What did you do before setting up your business?
I used to be a primary school teacher – I’ve always loved working with children and helping them learn. I then spent a couple of years looking after my little girl after she was born before launching Rosarts in 2015.
What inspired you to set up your business?
Two things really. In 2013 I lost my father and had my daughter within a matter of months. I was seven months pregnant and my Dad was at home unwell, but I never really knew how unwell he was until it happened. The last conversation I actually had with my Dad was a conversation along the lines of “do something you love with your life Alex, you only get one crack at it so just go out there and do whatever you want to.”
We’d been talking about how he’d had such an interesting life and how I felt trapped in my teaching career and about to have a baby – I felt really stuck in my circumstances. After he died, and I then had a newborn baby to contend with, I turned back to painting, writing and drawing as it was something I had always loved to do. This time it really helped me through that tough part of my life. I remembered that conversation as I continued to paint and write, and realising that it was something I really loved, decided to walk away from teaching and create my own business following a passion I’ve always had.
It was a scary decision, but I knew if I didn’t do it then, I would never do it at all. I began to turn my ideas into a product, and people seemed to really love the personal, meaningful touches that I incorporated into the prints as I began to introduce them to the public. My dad and my little girl were the inspiration for me setting up Rosarts; when I’m older, I want her to have that same conversation with me, and know that I did something with my life that I loved, and that I tried my best to follow my dream through hard work and the courage to give it a go.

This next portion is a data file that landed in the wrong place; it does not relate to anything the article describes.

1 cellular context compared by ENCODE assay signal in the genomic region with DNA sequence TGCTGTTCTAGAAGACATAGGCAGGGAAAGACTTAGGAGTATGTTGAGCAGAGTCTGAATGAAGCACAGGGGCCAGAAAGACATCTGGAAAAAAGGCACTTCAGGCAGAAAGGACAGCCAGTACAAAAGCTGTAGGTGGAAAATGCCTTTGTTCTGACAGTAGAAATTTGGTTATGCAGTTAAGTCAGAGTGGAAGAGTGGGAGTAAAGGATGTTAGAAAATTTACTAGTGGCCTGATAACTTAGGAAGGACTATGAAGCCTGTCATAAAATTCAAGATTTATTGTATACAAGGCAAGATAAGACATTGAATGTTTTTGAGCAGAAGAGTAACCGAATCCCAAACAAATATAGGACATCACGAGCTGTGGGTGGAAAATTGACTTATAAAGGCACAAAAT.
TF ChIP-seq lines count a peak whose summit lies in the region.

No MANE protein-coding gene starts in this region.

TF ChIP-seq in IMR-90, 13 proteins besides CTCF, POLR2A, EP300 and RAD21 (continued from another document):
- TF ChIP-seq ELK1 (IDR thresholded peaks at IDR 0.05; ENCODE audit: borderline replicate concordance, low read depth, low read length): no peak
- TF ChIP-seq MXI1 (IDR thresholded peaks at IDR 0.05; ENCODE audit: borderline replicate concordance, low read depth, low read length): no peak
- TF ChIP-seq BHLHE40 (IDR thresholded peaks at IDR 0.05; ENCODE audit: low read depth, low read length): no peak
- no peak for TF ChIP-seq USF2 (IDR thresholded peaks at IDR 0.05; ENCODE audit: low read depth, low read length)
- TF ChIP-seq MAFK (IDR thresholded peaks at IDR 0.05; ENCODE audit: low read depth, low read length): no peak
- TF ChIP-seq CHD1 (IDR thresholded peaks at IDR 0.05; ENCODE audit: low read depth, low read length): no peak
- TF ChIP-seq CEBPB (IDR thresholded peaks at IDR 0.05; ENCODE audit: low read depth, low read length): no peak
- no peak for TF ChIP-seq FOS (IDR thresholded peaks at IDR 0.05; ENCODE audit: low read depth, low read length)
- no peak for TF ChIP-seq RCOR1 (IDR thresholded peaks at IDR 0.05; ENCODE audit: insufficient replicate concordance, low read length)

What makes this business different?
The core concept behind my business is that customers engage more with a product that’s meaningful to them. I strive to deliver value to my customers on a deeper level. My ‘storified art’ prints bring stories and artwork together to create unique, personal and interesting prints that stand out in the sea of generic artwork gifts. My work tells the stories of customers’ life experiences. We all have a story, and that should be celebrated! Customers have told me that the prints I’ve made them have been the best gifts they’d ever received, because both the story and artwork was relevant, meaningful and struck a real chord within their families. I believe that there’s a real opportunity to add meaning to the personalised product market – my customers so far have given incredibly positive feedback and I think also that through engaging with me as the business owner and artist, they feel like they’ve been able to take part in the creative process too, which I believe customers are increasingly keen to do now.
What inspired you to enter the If We Can You Can Challenge?
I’ve been hiding behind my business for this whole first year. I’m not really a ‘business’ person – I have no prior business experience or training – I’m just an ex-teacher and a mum from Hartlepool! It’s time to change the perception I have of myself. I entered the If We Can You Can Challenge because it’s an amazing opportunity, but also because I want to show myself (and my Dad) that I can do this, that I am doing this. I can create and run a business, it’s just having the drive and the support and the courage to give it a go. I want to prove to myself and my family that if you work hard, learn and seek out opportunity, then you can make your passion into a reality. I love my work, and I love what I’m learning about business through just doing it, and I’m really hoping to continue to build Rosarts into something bigger.